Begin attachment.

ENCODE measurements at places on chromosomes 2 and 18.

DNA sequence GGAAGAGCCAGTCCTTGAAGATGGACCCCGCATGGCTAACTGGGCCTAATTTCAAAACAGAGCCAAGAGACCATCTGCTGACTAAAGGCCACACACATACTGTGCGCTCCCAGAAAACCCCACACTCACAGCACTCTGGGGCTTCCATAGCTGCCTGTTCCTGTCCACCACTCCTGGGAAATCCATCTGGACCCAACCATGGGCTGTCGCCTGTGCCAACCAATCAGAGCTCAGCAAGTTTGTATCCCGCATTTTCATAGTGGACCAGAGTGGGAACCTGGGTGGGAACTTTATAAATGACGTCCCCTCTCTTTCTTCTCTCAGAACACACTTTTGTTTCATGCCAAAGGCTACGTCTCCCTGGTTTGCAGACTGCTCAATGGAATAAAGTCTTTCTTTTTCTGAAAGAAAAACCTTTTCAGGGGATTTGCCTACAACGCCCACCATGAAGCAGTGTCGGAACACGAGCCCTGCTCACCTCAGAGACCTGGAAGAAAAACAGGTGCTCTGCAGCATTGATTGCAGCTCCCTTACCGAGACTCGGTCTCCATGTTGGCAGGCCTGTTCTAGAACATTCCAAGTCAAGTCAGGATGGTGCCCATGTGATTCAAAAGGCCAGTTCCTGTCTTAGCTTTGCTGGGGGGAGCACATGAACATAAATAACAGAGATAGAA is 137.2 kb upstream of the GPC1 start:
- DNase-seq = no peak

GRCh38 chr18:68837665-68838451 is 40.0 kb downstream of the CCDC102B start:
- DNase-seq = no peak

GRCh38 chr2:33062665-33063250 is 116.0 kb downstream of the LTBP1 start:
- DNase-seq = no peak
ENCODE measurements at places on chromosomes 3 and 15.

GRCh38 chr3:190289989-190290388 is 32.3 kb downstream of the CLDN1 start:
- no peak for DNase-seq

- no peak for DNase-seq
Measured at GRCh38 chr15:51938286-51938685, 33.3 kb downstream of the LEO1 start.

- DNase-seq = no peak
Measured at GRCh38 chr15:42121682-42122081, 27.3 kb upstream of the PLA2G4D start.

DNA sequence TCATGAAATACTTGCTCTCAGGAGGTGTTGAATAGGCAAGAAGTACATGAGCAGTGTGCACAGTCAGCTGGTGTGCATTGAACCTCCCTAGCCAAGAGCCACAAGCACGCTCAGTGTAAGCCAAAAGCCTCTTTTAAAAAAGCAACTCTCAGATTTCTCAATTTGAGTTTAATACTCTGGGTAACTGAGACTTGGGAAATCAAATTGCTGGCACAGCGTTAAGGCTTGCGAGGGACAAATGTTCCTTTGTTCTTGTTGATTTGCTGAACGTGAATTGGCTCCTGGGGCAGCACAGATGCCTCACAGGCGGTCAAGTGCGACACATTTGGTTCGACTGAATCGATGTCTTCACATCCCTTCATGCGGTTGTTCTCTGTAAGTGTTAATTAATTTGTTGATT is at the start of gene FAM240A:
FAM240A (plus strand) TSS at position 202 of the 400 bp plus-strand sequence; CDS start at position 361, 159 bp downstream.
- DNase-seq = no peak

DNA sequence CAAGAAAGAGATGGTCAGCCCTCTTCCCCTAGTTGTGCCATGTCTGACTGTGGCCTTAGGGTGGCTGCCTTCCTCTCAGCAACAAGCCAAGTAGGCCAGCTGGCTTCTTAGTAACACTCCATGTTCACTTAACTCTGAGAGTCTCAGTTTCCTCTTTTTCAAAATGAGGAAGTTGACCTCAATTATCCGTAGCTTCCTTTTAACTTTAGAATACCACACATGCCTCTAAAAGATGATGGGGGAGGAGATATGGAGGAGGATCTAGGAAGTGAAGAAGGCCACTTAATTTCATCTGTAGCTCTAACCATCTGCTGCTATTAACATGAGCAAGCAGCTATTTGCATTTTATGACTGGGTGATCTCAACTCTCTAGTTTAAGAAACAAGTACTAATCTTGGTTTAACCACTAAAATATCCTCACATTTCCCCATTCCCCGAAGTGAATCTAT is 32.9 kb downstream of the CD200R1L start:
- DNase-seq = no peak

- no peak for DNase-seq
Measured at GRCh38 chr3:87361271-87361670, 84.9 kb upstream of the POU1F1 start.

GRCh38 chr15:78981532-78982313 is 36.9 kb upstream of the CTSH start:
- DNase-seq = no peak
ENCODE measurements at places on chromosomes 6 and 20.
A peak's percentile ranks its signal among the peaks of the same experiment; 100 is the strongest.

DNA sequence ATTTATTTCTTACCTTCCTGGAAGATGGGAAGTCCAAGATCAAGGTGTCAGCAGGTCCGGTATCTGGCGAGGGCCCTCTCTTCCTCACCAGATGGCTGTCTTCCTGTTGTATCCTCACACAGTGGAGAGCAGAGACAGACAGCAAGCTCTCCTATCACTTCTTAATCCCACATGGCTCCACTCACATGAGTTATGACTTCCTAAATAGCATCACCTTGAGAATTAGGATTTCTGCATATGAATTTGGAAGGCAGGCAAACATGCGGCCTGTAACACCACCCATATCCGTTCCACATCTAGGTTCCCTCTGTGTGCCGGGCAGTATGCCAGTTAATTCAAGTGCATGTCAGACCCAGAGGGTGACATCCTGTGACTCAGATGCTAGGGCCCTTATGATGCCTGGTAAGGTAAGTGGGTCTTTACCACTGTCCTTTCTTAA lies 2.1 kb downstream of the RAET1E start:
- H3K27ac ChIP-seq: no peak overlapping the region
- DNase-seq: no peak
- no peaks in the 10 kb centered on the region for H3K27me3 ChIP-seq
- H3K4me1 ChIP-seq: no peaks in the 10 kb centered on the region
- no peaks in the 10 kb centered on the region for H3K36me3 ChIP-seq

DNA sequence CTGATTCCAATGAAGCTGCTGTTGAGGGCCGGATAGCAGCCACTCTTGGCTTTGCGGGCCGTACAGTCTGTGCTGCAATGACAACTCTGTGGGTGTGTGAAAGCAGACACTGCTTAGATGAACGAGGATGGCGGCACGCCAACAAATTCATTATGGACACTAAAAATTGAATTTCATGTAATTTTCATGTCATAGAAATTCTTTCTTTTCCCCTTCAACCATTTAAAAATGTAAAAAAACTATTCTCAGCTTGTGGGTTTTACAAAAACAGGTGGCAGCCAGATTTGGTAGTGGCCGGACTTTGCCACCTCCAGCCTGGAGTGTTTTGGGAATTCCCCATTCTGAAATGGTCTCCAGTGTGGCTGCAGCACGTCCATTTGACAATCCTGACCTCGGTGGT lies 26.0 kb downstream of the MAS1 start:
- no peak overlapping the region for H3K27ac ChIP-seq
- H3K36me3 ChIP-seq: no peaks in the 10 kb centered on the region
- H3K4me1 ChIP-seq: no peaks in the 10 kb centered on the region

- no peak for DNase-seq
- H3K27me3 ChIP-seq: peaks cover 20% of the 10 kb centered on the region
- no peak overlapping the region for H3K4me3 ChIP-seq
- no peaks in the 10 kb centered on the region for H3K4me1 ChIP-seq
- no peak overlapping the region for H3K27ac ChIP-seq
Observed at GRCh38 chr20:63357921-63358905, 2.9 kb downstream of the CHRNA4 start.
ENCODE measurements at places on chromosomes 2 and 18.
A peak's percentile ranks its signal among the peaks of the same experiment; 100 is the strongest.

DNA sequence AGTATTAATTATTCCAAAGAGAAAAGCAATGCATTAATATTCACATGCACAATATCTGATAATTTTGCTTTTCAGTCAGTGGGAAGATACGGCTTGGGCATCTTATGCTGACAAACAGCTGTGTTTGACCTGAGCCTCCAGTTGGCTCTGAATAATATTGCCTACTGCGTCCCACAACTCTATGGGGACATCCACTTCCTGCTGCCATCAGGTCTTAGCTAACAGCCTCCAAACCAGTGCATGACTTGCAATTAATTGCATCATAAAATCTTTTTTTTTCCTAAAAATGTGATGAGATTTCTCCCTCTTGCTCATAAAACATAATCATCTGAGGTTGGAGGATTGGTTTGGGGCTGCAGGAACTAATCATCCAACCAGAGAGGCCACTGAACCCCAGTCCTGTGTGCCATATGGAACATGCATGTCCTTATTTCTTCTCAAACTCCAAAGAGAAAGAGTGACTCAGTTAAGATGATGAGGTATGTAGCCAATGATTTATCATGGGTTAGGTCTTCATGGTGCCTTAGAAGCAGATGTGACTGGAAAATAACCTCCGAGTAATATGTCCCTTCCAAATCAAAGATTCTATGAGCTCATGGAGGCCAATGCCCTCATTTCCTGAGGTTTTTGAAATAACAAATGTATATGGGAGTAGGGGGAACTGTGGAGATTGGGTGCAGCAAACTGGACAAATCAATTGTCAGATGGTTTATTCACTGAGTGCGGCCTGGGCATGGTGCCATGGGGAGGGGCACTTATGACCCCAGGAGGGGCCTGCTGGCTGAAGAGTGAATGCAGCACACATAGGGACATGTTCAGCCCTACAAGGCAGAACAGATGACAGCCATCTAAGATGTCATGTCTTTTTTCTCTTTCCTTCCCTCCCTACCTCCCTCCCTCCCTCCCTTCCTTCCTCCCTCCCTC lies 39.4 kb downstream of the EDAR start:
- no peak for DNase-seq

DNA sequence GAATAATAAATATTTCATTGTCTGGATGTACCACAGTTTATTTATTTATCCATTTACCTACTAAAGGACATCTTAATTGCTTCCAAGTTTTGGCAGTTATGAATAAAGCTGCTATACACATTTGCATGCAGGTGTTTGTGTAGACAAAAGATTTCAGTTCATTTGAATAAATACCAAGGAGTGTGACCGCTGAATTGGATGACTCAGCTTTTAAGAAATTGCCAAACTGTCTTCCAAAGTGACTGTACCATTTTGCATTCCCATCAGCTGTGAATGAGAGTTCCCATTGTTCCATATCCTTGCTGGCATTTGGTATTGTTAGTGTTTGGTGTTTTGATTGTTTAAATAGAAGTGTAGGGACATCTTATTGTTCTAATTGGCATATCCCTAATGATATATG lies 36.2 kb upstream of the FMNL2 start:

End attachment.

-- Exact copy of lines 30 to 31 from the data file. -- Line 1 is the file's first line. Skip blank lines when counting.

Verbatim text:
- H3K4me1 ChIP-seq: no peaks in the 10 kb centered on the region
- no peaks in the 10 kb centered on the region for H3K36me3 ChIP-seq